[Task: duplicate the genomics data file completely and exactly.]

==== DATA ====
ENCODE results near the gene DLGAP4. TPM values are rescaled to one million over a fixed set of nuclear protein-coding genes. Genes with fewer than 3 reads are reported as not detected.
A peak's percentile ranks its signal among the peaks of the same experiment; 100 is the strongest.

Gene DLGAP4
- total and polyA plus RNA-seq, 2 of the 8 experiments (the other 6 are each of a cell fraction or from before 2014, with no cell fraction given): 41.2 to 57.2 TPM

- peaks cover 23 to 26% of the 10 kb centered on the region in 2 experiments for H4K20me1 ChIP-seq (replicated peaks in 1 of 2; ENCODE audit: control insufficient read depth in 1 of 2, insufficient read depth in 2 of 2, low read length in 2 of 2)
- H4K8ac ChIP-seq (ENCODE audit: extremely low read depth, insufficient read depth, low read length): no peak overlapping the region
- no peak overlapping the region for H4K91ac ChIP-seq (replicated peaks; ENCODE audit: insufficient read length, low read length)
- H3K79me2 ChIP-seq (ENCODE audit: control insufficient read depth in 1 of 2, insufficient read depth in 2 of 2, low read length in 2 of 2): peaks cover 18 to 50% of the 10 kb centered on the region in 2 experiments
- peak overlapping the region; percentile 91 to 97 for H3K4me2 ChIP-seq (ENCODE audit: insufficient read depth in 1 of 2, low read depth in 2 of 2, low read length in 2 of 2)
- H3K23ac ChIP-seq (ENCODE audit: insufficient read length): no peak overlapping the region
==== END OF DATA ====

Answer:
ENCODE results near the gene DLGAP4. TPM values are rescaled to one million over a fixed set of nuclear protein-coding genes. Genes with fewer than 3 reads are reported as not detected.
A peak's percentile ranks its signal among the peaks of the same experiment; 100 is the strongest.

Gene DLGAP4
- total and polyA plus RNA-seq, 2 of the 8 experiments (the other 6 are each of a cell fraction or from before 2014, with no cell fraction given): 41.2 to 57.2 TPM

- peaks cover 23 to 26% of the 10 kb centered on the region in 2 experiments for H4K20me1 ChIP-seq (replicated peaks in 1 of 2; ENCODE audit: control insufficient read depth in 1 of 2, insufficient read depth in 2 of 2, low read length in 2 of 2)
- H4K8ac ChIP-seq (ENCODE audit: extremely low read depth, insufficient read depth, low read length): no peak overlapping the region
- no peak overlapping the region for H4K91ac ChIP-seq (replicated peaks; ENCODE audit: insufficient read length, low read length)
- H3K79me2 ChIP-seq (ENCODE audit: control insufficient read depth in 1 of 2, insufficient read depth in 2 of 2, low read length in 2 of 2): peaks cover 18 to 50% of the 10 kb centered on the region in 2 experiments
- peak overlapping the region; percentile 91 to 97 for H3K4me2 ChIP-seq (ENCODE audit: insufficient read depth in 1 of 2, low read depth in 2 of 2, low read length in 2 of 2)
- H3K23ac ChIP-seq (ENCODE audit: insufficient read length): no peak overlapping the region